radio Crackling, Radio gone
The poems are marked by a guiding intelligence that, in turn, shows itself as both elegiac and playful. The worlds of horse barns and wings balance comfortably with garage doors and breakups as the syntax runs circles around the reader, fragments, and finally comes back together with a reexamination of, or revelation of, the self. This poet brings a sparkling consciousness to the page and an exciting new voice to American poetry.
– Library Journal
The poems in Olstein's Hayden Carruth Award–winning debut inhabit haunted interiors where "[g]arage doors open and close of their own volition," and landscapes where "everything blooms coldly" and "the sun shines through like a moon." Olstein constructs an almost impersonal, dreamlike atmosphere tinged with malaise, inertia and a sense that anything could happen but very little does. She is drawn to fluidity and transitional states; she is devoted to paradox, wonder and uncertainty... Vivid, arresting detail.
– Publisher’s Weekly
Olstein’s first book weaves its reader into a sensual and fibrous dreamscape inhabited by totem animals, somnambulist lovers hypnotic with longing, and symbols boldly acknowledged for their inherent duplicity: “Insert bird for sorrow,” her speaker insists. While the poems in this book often operate as sanctuary, the speaker’s signal turns siren, resulting in an eerie and emphatic alarm to alert us to the dangers of the conscious world. In “Parable of Grief,” Olstein scripts violence onto the mundane; after regarding “snow-splashed grass” from her window, she levels this startling assertion: “When a bomb explodes in a marketplace every shred / of body must be searched for—flesh of watermelon, / fingernail, heart, stone.”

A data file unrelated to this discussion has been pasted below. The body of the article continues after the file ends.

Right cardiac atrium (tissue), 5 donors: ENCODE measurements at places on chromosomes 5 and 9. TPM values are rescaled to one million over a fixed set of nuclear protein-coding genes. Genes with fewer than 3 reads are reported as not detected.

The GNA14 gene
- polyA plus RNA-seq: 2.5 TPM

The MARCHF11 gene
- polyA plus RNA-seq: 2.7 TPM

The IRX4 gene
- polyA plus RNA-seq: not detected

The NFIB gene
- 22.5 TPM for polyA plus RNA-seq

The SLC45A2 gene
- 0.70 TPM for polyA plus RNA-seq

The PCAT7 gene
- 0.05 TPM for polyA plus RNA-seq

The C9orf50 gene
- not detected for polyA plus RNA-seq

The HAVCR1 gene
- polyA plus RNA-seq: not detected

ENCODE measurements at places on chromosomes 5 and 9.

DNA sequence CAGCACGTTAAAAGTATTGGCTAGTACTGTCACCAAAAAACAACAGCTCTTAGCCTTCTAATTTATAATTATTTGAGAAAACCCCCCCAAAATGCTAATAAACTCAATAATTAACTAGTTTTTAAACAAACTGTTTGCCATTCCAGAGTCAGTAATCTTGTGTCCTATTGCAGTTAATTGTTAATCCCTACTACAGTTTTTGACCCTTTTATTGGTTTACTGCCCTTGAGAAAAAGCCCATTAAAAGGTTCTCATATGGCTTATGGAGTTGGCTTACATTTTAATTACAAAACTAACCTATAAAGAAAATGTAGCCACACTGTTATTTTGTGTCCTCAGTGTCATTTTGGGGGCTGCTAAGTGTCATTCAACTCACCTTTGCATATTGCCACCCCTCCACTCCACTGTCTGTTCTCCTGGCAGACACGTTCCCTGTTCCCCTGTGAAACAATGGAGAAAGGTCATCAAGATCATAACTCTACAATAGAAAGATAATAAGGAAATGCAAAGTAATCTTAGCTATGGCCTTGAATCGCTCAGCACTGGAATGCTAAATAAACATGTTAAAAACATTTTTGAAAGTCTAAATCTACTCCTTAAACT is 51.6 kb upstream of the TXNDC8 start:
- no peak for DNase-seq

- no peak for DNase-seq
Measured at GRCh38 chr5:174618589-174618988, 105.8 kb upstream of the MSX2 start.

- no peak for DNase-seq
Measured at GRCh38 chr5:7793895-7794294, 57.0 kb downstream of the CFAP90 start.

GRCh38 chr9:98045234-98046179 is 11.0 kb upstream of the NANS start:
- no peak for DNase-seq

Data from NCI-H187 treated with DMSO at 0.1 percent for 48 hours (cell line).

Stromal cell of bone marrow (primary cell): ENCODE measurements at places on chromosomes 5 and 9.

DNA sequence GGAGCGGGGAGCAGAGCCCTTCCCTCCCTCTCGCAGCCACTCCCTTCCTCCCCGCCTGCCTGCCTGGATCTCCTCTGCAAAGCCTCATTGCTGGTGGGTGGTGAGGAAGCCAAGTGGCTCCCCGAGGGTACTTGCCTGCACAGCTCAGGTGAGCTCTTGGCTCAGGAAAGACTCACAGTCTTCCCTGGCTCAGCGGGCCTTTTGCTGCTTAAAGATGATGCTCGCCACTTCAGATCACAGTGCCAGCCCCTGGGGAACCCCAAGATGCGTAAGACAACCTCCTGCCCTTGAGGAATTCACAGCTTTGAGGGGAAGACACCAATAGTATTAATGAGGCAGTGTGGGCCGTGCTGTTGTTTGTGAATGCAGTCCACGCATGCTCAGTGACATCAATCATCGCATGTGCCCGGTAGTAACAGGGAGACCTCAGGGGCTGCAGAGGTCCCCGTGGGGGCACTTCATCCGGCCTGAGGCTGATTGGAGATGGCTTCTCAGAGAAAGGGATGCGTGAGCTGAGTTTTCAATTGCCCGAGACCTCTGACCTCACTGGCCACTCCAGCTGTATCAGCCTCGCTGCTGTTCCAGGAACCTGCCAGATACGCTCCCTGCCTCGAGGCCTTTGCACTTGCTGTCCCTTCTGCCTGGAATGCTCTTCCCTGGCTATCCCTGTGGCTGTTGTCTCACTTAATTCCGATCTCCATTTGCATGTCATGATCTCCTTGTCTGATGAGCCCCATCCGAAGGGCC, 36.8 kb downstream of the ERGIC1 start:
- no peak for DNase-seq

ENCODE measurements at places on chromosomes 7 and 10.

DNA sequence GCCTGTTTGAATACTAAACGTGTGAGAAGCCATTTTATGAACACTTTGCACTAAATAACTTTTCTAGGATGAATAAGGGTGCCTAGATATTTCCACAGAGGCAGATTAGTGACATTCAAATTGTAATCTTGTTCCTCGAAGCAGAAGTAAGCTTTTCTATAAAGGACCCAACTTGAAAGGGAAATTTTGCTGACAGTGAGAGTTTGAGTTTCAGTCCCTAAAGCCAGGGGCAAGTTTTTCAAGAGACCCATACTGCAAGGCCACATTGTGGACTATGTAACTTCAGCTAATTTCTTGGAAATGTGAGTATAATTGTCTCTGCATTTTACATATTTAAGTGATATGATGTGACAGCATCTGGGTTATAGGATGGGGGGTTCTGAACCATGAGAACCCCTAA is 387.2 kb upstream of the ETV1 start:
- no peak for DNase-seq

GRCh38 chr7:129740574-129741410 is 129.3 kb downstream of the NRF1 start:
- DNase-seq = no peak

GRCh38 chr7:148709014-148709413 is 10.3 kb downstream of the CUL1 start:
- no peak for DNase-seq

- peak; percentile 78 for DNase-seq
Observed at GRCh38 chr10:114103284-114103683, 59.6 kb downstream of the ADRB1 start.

Every so often a poet engages in a melancholic struggle with mortality, placing their poems as a stop-gap to death. When successful, the result is a powerful work transfixed with a force Lorca called duende. And though duende may be nearly impossible to define (most writers follow a “you’ll know it when you see it” path), Lisa Olstein has it in spades. Her first collection of poems Radio Crackling, Radio Gone is a tap dance on the precipice of loss; it ripples with quiet energy.
– Barnstorm Review
She suggests; we fill in. This is the strength and beauty of her writing: straddling meaning and mystery, the explicit and implicit. Her poems have been described as that place between dream life and waking, and they are, but are firmly grounded in vivid, understandable lines. . . Olstein places the mystical next to the mundane, bees next to bricklayers, purple finches next to garage doors, reason next to faith, chance near fate. She explodes theories of cause and effect and expands our notions of logic, symbolism, and the territory between dreams and waking experience.
– The Growler Poetry Review
Rural, but not pastoral, earthy but not rough-hewn, Lisa Olstein’s Radio Crackling, Radio Gone is a quietly inviting debut. The title is perfectly emblematic of Olstein’s stoic, declarative style (“across makeshift desks, we sit on a makeshift floor; / we prepare for almost nothing that might happen”), though a burst of radio static in so hushed a world as hers might be enough to bring the planes down out of the skies. At the very least it would spook the horses, animals which figure prominently in the poet’s imaginary, as well—apparently—as in her everyday life. The horse makes a suitable metaphor for this strong, graceful collection. Sometimes nervous, often restrained, occasionally playful, the energy that pulses in the veins of these poems is always palpable, like the heart’s beat when the breath is held. . . Each poem stands on its own, total and whole: an intricate, delicate little world.
– Coldfront Magazine